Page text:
Moving Mountains - Moving Mountains (Cover Artwork)

Moving Mountains

Moving Mountains (2006)


Moving Mountains are awesome, no doubt about it. Their debut full-length, Pneuma established them as a powerful band with epic post-hardcore to rival Thrice and the Appleseed Cast, whilst their followup EP, Foreword, was even bigger, with songs stretching out to the nine-minute mark and refining their sound with even more crushing post-rock influences.

Their first self-titled EP is a worthwhile listen, then, to see how the band started out. It turns out it wasn't all that different -- as you might expect, the EP contains multiple songs that would appear as more fleshed-out numbers on Pneuma, but with enough differences to make this an interesting release in its own right.

Opening track "Perihelion" will be recognisable as an early version of "Aphelion," Pneuma's opening track. Shorter and without vocals, but with a more interesting horn part, there is also less of the explosive anger found on the album version and the production is noticeably less polished. The track transitions into "Aalastika," the second track on the album, which took me by surprise, being used to hearing the pounding intro of "Cover the Roots, Lower the Stems" at this point. "Aalastika" is more or less the same here as on Pneuma, but the vocals come in a lot later, meaning that more can be heard of the already-impressive guitar work.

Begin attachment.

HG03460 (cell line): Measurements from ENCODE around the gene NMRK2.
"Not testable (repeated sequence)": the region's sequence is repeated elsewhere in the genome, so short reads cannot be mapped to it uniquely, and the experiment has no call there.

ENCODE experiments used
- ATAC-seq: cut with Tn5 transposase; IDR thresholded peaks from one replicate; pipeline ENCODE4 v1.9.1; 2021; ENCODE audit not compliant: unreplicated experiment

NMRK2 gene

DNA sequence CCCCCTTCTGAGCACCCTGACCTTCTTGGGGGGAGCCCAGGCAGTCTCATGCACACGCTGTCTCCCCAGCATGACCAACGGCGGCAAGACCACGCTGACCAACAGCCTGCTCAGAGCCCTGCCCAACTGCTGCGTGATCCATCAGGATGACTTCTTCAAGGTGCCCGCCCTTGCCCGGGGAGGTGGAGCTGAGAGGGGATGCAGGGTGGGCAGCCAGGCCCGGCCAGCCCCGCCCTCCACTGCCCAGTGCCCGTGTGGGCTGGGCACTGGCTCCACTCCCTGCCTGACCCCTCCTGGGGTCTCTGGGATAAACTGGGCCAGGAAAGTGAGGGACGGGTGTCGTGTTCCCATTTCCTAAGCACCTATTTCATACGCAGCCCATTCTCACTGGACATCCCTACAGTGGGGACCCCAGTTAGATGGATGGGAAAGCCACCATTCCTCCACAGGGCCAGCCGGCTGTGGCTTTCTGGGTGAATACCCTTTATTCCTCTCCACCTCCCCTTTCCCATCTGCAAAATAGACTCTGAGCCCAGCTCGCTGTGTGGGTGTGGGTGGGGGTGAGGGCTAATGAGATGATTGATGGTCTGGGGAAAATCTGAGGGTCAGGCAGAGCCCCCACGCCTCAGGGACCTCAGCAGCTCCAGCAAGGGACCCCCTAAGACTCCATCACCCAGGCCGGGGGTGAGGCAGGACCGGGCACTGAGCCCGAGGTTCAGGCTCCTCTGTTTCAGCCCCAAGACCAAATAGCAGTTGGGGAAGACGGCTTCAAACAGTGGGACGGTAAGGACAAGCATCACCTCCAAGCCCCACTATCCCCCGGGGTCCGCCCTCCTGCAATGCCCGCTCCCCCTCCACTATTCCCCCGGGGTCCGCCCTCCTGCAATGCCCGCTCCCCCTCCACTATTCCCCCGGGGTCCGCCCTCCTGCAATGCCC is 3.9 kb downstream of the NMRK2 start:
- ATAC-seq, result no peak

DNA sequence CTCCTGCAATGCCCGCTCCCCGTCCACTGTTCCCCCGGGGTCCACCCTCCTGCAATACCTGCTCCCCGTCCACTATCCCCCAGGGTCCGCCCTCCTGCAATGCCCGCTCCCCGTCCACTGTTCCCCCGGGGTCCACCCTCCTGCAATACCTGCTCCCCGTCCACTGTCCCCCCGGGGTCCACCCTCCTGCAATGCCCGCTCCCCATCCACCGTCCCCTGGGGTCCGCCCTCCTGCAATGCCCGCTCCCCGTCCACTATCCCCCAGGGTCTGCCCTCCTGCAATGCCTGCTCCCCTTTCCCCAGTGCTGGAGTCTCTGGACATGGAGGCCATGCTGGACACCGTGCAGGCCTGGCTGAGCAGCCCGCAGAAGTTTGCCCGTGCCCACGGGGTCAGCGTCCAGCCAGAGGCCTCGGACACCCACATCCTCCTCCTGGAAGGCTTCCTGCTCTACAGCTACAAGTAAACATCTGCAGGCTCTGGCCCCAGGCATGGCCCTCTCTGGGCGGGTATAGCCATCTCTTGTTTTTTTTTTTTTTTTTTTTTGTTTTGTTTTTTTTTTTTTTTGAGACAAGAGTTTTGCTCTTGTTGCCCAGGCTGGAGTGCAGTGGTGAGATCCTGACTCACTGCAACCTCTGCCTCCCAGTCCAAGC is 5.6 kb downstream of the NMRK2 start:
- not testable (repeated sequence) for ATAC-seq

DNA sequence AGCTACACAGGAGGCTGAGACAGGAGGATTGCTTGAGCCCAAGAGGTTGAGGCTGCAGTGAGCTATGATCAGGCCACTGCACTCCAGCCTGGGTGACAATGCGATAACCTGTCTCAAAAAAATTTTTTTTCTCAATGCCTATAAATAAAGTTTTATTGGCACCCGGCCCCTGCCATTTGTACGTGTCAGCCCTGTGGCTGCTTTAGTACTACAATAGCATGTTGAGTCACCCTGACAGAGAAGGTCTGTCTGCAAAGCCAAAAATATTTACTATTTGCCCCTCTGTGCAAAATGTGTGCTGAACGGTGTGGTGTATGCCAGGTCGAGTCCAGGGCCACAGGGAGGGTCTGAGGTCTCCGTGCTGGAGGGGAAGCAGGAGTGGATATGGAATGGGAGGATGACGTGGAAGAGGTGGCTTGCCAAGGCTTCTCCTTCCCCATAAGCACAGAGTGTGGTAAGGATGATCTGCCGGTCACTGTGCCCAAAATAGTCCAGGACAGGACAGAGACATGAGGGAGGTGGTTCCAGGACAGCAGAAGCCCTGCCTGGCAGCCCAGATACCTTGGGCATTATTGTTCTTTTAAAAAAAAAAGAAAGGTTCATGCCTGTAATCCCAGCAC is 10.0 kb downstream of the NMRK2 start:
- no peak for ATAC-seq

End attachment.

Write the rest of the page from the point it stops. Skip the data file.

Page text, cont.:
"Sisyphus" is the EP's first ambient-ish interlude, featuring a drum machine that works very well here, but is perhaps fortunately absent from anywhere on Pneuma. You get a real sense that the band were just trying to find out what would work best for them, which is also seen on a slightly shorter version of "8105," which features strings instead of the horns found on the longer album version. The strings are less invasive, but more persistent, and are featured in more of the song, helping to drive it forward in its unfinished state.

"Xanadu" is another interlude, all chimes and effects, which fades out to just simple piano and vocals in an intimate way that is not really found on Pneuma. It sounds great, but at six minutes long, it would likely have made the full-length a bit too cluttered.

Closing the EP is "Sol Solis." Slower and much less cheerful than its album counterpart, the horns are also replaced by sparse Springsteen-esque guitar. The simple changes to the song give it a completely different feeling -- here, it's of hopelessness, but with a few tweaks it became one of the more upbeat songs on Pneuma.

The biggest difference, however, is that the EP version of "Sol Solis" is about three times longer, fading from the acoustic strumming to guitar noise washed in effects that gives way to a bizarre reversed ambient loop featuring backwards vocals, before building up again to one last dramatic climax, with pounding drums full of rage, before dying away, leaving only the same echoey noises that opened the EP and, interestingly, opened and closed the album as well. It's an incredible closer but, again, it wouldn't have fit on the album, where closer "Ode We Will Bury Ourselves" is its highlight.

Clearly, Moving Mountains is not as good as Pneuma. More lo-fi, a little less coherent and, in places, an obvious work in progress (in retrospect, at least). Though it's still a great listen, especially if the band's other work has already grabbed you. The EP is currently out of print, though it's floating around the internet on many a B-side and rarity blog and thread and who knows? It may end up getting reissued some time soon. But probably not by Deep Elm.